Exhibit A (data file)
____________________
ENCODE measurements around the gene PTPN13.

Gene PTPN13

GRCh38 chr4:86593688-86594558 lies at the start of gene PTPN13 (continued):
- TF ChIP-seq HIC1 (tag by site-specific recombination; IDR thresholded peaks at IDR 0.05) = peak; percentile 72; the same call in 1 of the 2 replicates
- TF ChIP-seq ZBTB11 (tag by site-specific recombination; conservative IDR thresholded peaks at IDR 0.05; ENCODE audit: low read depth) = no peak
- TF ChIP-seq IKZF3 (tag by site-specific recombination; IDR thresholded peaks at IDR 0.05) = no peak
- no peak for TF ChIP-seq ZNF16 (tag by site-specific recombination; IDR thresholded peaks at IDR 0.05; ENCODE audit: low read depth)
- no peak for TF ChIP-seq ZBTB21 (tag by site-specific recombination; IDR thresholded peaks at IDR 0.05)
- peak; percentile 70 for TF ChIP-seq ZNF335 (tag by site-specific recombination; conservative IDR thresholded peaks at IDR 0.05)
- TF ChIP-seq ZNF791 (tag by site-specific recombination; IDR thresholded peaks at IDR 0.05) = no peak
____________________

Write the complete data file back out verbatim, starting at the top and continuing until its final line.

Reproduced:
ENCODE measurements around the gene PTPN13.

Gene PTPN13

GRCh38 chr4:86593688-86594558 lies at the start of gene PTPN13 (continued):
- TF ChIP-seq HIC1 (tag by site-specific recombination; IDR thresholded peaks at IDR 0.05) = peak; percentile 72; the same call in 1 of the 2 replicates
- TF ChIP-seq ZBTB11 (tag by site-specific recombination; conservative IDR thresholded peaks at IDR 0.05; ENCODE audit: low read depth) = no peak
- TF ChIP-seq IKZF3 (tag by site-specific recombination; IDR thresholded peaks at IDR 0.05) = no peak
- no peak for TF ChIP-seq ZNF16 (tag by site-specific recombination; IDR thresholded peaks at IDR 0.05; ENCODE audit: low read depth)
- no peak for TF ChIP-seq ZBTB21 (tag by site-specific recombination; IDR thresholded peaks at IDR 0.05)
- peak; percentile 70 for TF ChIP-seq ZNF335 (tag by site-specific recombination; conservative IDR thresholded peaks at IDR 0.05)
- TF ChIP-seq ZNF791 (tag by site-specific recombination; IDR thresholded peaks at IDR 0.05) = no peak